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. 2018 May 8;12:294.
doi: 10.3389/fnins.2018.00294. eCollection 2018.

Mouse Strain Affects Behavioral and Neuroendocrine Stress Responses Following Administration of Probiotic Lactobacillus rhamnosus JB-1 or Traditional Antidepressant Fluoxetine

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Free PMC article

Mouse Strain Affects Behavioral and Neuroendocrine Stress Responses Following Administration of Probiotic Lactobacillus rhamnosus JB-1 or Traditional Antidepressant Fluoxetine

Karen-Anne McVey Neufeld et al. Front Neurosci. .
Free PMC article

Abstract

Currently, there is keen interest in the development of alternative therapies in the treatment of depression. Given the explosion of research focused on the microbiota-gut-brain axis, consideration has turned to the potential of certain probiotics to improve patient outcomes for those suffering from mood disorders. Here we examine the abilities of a known antidepressant, fluoxetine, and the probiotic Lactobacillus rhamnosus JB-1™, to attenuate responses to two established criteria for depressive-like behavior in animal models, the tail suspension test (TST) and the corticosterone response to an acute restraint stressor. We examine two different strains of mice known to differ in the extent to which they express both anxiety-like behavior and measures of despair-BALB/c and Swiss Webster-with respectively high and normal behavioral phenotypes for each. While adult male BALB/c mice responded with increased antidepressive-like behavior to both fluoxetine and L. rhamnosus JB-1 in both the TST and the corticosterone stress response, SW mice did not respond to either treatment as compared to controls. These findings highlight the importance of investigating putative antidepressants in mouse strains known to express face validity for some markers of depression. Clinical studies examining the activity of L. rhamnosus JB-1 in patients suffering from mood disorders are warranted, as well as further pre-clinical work examining how interactions between host genotype and intestinal microbial alterations may impact behavioral responses. This study adds to the literature supporting the possibility that modifying the intestinal microbiota via probiotics represents a promising potential therapeutic breakthrough in the treatment of psychiatric disease.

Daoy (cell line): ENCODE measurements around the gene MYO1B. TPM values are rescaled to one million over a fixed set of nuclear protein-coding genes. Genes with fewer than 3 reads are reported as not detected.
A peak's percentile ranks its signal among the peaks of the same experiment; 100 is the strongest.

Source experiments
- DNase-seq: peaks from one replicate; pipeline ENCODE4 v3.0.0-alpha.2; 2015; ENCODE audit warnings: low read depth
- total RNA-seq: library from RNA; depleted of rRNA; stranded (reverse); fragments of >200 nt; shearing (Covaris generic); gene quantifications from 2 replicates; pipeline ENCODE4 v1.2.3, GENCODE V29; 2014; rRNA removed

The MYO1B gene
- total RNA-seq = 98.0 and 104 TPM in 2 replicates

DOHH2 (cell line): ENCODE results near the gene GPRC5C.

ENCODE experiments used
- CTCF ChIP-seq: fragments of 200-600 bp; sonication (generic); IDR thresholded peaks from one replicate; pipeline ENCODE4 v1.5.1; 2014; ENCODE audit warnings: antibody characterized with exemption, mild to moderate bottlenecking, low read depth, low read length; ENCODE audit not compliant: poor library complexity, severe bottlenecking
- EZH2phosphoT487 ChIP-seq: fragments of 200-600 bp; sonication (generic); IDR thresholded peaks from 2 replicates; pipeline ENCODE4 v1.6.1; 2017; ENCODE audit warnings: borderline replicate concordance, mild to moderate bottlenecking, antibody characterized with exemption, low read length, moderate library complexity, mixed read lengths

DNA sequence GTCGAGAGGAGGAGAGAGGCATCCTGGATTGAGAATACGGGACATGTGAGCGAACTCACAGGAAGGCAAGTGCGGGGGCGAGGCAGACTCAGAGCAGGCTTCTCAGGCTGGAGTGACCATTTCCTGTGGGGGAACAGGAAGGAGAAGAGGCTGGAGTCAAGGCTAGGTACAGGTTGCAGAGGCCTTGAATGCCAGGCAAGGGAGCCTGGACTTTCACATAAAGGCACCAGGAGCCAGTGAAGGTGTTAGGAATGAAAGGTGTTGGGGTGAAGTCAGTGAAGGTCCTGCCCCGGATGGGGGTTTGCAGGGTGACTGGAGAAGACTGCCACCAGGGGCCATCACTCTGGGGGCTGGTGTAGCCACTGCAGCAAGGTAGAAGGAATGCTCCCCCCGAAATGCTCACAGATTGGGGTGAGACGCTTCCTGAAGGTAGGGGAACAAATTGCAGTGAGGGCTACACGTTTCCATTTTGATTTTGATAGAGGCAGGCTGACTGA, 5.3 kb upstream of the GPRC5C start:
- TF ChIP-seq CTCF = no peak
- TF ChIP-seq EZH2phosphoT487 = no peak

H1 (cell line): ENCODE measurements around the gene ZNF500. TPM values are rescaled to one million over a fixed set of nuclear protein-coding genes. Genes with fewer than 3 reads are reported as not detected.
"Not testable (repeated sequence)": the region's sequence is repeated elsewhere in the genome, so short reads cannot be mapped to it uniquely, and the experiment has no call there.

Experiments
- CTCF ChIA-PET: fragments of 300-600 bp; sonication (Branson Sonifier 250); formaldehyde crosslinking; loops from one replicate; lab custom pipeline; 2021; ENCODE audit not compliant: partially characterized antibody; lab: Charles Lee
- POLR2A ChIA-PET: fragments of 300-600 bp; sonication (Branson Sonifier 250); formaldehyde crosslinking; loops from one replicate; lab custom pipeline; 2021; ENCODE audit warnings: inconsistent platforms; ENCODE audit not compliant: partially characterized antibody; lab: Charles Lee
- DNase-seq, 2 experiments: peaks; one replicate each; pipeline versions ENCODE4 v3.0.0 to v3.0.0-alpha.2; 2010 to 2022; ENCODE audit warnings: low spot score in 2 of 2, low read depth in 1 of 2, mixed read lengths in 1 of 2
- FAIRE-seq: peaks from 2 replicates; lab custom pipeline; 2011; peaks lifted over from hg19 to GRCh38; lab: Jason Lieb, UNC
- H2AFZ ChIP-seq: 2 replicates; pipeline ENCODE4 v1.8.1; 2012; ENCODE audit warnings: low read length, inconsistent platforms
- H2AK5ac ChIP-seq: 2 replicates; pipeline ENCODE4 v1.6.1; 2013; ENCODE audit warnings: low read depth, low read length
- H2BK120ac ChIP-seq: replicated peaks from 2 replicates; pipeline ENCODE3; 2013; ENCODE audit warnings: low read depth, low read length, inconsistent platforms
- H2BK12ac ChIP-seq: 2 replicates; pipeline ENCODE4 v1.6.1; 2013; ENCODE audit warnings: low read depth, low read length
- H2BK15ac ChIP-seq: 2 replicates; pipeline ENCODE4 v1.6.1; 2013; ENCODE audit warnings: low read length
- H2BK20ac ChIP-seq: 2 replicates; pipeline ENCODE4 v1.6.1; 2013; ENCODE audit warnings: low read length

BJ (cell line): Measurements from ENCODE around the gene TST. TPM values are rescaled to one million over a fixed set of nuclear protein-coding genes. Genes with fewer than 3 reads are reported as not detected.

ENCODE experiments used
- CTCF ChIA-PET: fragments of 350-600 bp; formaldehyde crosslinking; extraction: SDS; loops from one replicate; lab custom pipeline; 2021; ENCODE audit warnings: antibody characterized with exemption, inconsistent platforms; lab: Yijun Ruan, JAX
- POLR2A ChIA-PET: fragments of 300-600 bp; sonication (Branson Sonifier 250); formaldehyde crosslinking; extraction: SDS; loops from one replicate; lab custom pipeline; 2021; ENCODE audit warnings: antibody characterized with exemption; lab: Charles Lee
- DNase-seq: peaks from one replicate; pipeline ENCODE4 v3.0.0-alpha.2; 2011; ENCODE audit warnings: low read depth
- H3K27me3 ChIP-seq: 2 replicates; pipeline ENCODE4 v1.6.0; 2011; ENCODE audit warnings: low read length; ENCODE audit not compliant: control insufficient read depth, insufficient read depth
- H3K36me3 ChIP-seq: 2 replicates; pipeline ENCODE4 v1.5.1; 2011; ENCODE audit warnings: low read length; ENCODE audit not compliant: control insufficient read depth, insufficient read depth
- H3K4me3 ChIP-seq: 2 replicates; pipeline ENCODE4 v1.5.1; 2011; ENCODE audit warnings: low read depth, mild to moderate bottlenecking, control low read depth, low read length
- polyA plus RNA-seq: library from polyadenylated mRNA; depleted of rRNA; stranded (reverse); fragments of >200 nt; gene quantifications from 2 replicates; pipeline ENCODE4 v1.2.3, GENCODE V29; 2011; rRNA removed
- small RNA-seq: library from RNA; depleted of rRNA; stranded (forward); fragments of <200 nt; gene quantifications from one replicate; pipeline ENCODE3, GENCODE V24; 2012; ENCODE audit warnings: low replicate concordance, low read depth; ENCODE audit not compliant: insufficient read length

Keywords: antidepressant; microbiota-gut-brain axis; mouse strain; probiotic; stress reactivity.

Figures

Figure 1
Figure 1
Feeding fluoxetine or JB-1 to BALB/c mice reduces depressive-like behavior. Twenty-eight-day treatment of Lactobacillus rhamnosus JB-1 supplied via the drinking water reduced depressive-like behavior in BALB/c mice, but not Swiss Webster mice, as measured by % total time immobile in the tail suspension test. One-way ANOVA with corrected post-hoc p = 0.0396, n = 11–22/grp. Fourteen day treatment with fluoxetine via the drinking water reduced depressive-like behavior in BALB/c, but not Swiss Webster mice, as measured by % total time immobile. One-way ANOVA with corrected post-hoc p = 0.0158, n = 11–22/grp.
Figure 2
Figure 2
Feeding fluoxetine or JB-1 to BALB/c mice attenuates stress reactivity. Twenty-eight-day treatment of Lactobacillus rhamnosus JB-1 supplied via the drinking water reduced plasma corticosterone levels following restraint stress in BALB/c as compared to water fed controls, but did not in Swiss Webster mice. Two-way repeated measures ANOVA with corrected post-hoc, T60 p = 0.019 and T90 p = 0.05, n = 12/grp. Fourteen day treatment with fluoxetine via the drinking water reduced plasma corticosterone levels following restraint stress in BALB/c as compared to water fed controls, but did not in Swiss Webster mice. Two-way repeated measures ANOVA with corrected post-hoc, T60 p = 0.0072, T90 p = 0.023, n = 12/grp.

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